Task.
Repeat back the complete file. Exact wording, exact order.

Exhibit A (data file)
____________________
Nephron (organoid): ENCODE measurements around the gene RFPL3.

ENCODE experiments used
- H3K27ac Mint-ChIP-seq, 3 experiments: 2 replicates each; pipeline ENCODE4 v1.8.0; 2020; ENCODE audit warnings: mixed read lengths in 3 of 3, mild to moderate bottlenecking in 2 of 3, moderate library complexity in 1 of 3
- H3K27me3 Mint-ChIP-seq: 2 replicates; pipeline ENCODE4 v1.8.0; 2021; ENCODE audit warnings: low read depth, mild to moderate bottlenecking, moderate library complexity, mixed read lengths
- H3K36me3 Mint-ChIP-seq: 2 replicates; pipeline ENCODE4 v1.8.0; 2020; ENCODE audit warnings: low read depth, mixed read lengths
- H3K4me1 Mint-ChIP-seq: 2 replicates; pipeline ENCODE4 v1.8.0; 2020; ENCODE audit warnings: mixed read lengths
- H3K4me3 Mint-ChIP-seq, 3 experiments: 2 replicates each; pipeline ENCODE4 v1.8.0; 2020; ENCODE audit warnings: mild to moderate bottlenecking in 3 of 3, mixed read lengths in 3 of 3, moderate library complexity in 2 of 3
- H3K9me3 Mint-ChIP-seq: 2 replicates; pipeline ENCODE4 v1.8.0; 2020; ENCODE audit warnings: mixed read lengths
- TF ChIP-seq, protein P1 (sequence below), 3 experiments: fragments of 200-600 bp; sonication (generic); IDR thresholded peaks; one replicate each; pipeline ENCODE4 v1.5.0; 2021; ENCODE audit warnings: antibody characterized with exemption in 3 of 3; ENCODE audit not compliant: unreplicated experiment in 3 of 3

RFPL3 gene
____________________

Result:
Nephron (organoid): ENCODE measurements around the gene RFPL3.

ENCODE experiments used
- H3K27ac Mint-ChIP-seq, 3 experiments: 2 replicates each; pipeline ENCODE4 v1.8.0; 2020; ENCODE audit warnings: mixed read lengths in 3 of 3, mild to moderate bottlenecking in 2 of 3, moderate library complexity in 1 of 3
- H3K27me3 Mint-ChIP-seq: 2 replicates; pipeline ENCODE4 v1.8.0; 2021; ENCODE audit warnings: low read depth, mild to moderate bottlenecking, moderate library complexity, mixed read lengths
- H3K36me3 Mint-ChIP-seq: 2 replicates; pipeline ENCODE4 v1.8.0; 2020; ENCODE audit warnings: low read depth, mixed read lengths
- H3K4me1 Mint-ChIP-seq: 2 replicates; pipeline ENCODE4 v1.8.0; 2020; ENCODE audit warnings: mixed read lengths
- H3K4me3 Mint-ChIP-seq, 3 experiments: 2 replicates each; pipeline ENCODE4 v1.8.0; 2020; ENCODE audit warnings: mild to moderate bottlenecking in 3 of 3, mixed read lengths in 3 of 3, moderate library complexity in 2 of 3
- H3K9me3 Mint-ChIP-seq: 2 replicates; pipeline ENCODE4 v1.8.0; 2020; ENCODE audit warnings: mixed read lengths
- TF ChIP-seq, protein P1 (sequence below), 3 experiments: fragments of 200-600 bp; sonication (generic); IDR thresholded peaks; one replicate each; pipeline ENCODE4 v1.5.0; 2021; ENCODE audit warnings: antibody characterized with exemption in 3 of 3; ENCODE audit not compliant: unreplicated experiment in 3 of 3

RFPL3 gene